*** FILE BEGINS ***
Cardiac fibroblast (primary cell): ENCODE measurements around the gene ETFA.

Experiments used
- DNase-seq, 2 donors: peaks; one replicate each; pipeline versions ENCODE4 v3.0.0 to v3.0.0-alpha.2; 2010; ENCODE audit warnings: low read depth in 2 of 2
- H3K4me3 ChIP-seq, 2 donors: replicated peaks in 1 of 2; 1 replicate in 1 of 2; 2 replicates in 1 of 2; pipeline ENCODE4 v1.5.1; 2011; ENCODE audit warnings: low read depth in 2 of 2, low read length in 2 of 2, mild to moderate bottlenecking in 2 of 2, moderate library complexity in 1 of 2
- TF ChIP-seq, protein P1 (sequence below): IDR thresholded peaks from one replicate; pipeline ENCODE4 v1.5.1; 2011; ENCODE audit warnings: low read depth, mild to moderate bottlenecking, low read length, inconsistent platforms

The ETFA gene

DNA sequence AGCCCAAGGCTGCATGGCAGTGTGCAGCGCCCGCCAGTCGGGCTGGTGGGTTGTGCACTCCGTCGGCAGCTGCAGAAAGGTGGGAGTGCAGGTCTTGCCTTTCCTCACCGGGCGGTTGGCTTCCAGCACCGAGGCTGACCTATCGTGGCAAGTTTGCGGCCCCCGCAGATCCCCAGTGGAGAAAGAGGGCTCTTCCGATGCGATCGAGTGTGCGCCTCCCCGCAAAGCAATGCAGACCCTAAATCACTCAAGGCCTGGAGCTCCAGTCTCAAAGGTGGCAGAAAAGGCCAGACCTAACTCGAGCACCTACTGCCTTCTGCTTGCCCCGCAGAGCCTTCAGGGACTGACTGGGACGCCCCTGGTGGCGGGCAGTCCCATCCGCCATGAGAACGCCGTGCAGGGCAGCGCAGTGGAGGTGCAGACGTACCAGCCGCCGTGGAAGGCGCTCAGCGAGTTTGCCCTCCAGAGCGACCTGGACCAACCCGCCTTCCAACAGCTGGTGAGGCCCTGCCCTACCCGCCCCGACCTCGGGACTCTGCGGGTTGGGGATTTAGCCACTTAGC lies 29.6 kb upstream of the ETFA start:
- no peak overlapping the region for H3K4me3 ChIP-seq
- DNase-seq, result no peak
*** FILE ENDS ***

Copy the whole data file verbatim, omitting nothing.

Cardiac fibroblast (primary cell): ENCODE measurements around the gene ETFA.

Experiments used
- DNase-seq, 2 donors: peaks; one replicate each; pipeline versions ENCODE4 v3.0.0 to v3.0.0-alpha.2; 2010; ENCODE audit warnings: low read depth in 2 of 2
- H3K4me3 ChIP-seq, 2 donors: replicated peaks in 1 of 2; 1 replicate in 1 of 2; 2 replicates in 1 of 2; pipeline ENCODE4 v1.5.1; 2011; ENCODE audit warnings: low read depth in 2 of 2, low read length in 2 of 2, mild to moderate bottlenecking in 2 of 2, moderate library complexity in 1 of 2
- TF ChIP-seq, protein P1 (sequence below): IDR thresholded peaks from one replicate; pipeline ENCODE4 v1.5.1; 2011; ENCODE audit warnings: low read depth, mild to moderate bottlenecking, low read length, inconsistent platforms

The ETFA gene

DNA sequence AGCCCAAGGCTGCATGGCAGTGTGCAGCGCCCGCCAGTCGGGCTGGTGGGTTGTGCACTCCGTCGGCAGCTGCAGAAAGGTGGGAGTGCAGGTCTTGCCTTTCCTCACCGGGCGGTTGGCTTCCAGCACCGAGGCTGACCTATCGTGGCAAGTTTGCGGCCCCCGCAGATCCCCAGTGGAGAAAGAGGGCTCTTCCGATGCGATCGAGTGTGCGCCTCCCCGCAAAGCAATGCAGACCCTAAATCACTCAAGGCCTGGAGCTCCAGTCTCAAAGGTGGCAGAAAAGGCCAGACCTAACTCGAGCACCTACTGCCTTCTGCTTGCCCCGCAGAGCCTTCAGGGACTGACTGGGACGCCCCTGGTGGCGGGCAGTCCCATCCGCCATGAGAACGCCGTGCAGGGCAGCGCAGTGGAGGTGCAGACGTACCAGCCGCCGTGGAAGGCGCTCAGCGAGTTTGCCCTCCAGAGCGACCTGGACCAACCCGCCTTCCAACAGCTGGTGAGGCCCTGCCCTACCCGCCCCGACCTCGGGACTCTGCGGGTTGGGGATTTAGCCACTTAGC lies 29.6 kb upstream of the ETFA start:
- no peak overlapping the region for H3K4me3 ChIP-seq
- DNase-seq, result no peak